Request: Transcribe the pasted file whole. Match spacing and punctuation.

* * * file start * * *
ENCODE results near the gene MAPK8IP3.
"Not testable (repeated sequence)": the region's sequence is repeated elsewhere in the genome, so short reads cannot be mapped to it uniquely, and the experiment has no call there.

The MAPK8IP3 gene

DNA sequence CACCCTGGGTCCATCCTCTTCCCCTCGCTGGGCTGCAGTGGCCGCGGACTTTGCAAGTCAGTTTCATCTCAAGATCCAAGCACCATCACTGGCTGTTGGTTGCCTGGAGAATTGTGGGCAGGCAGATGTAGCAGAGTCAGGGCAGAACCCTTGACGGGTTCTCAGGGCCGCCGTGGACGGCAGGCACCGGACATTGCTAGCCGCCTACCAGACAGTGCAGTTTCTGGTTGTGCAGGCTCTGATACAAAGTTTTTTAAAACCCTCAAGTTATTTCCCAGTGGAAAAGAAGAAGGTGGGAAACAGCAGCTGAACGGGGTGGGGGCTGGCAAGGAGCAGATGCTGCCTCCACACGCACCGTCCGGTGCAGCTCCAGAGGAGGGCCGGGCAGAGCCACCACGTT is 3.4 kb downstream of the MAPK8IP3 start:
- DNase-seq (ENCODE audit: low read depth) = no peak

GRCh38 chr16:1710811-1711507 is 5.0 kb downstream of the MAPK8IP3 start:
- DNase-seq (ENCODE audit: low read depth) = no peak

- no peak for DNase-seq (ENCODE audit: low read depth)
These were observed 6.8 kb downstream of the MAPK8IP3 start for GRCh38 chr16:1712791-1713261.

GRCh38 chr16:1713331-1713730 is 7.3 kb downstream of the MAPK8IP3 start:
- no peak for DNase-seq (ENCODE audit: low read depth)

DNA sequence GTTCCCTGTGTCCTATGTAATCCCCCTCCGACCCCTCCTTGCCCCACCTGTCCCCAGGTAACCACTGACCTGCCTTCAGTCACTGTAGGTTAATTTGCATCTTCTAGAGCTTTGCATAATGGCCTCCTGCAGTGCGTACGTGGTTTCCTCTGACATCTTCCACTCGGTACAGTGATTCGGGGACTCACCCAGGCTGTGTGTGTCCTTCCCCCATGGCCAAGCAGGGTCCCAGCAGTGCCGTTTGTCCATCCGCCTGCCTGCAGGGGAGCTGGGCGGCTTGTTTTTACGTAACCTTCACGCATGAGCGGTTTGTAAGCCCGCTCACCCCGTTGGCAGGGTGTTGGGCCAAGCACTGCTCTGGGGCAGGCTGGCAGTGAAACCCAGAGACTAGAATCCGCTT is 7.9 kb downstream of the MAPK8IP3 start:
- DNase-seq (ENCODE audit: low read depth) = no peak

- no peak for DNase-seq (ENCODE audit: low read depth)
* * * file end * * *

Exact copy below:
ENCODE results near the gene MAPK8IP3.
"Not testable (repeated sequence)": the region's sequence is repeated elsewhere in the genome, so short reads cannot be mapped to it uniquely, and the experiment has no call there.

The MAPK8IP3 gene

DNA sequence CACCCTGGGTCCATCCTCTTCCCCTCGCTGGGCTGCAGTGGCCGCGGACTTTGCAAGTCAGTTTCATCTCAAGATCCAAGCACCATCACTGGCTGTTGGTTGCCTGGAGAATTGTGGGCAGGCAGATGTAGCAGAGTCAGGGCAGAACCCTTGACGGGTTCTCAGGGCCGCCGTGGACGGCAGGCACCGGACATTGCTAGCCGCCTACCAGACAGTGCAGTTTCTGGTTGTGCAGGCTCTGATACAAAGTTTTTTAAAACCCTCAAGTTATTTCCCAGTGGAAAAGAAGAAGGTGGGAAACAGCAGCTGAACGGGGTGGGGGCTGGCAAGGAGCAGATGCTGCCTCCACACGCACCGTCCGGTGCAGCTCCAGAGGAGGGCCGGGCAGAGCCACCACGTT is 3.4 kb downstream of the MAPK8IP3 start:
- DNase-seq (ENCODE audit: low read depth) = no peak

GRCh38 chr16:1710811-1711507 is 5.0 kb downstream of the MAPK8IP3 start:
- DNase-seq (ENCODE audit: low read depth) = no peak

- no peak for DNase-seq (ENCODE audit: low read depth)
These were observed 6.8 kb downstream of the MAPK8IP3 start for GRCh38 chr16:1712791-1713261.

GRCh38 chr16:1713331-1713730 is 7.3 kb downstream of the MAPK8IP3 start:
- no peak for DNase-seq (ENCODE audit: low read depth)

DNA sequence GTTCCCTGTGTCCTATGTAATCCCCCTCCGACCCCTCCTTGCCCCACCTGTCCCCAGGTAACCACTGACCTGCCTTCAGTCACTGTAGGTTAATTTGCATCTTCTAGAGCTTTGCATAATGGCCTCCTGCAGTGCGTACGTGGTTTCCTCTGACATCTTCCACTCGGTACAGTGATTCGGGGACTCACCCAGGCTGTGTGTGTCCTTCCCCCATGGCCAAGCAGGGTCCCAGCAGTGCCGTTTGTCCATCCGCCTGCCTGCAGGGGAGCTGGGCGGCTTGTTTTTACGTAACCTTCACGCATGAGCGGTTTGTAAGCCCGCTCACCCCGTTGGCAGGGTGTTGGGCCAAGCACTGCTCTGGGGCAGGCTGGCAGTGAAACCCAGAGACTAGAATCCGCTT is 7.9 kb downstream of the MAPK8IP3 start:
- DNase-seq (ENCODE audit: low read depth) = no peak

- no peak for DNase-seq (ENCODE audit: low read depth)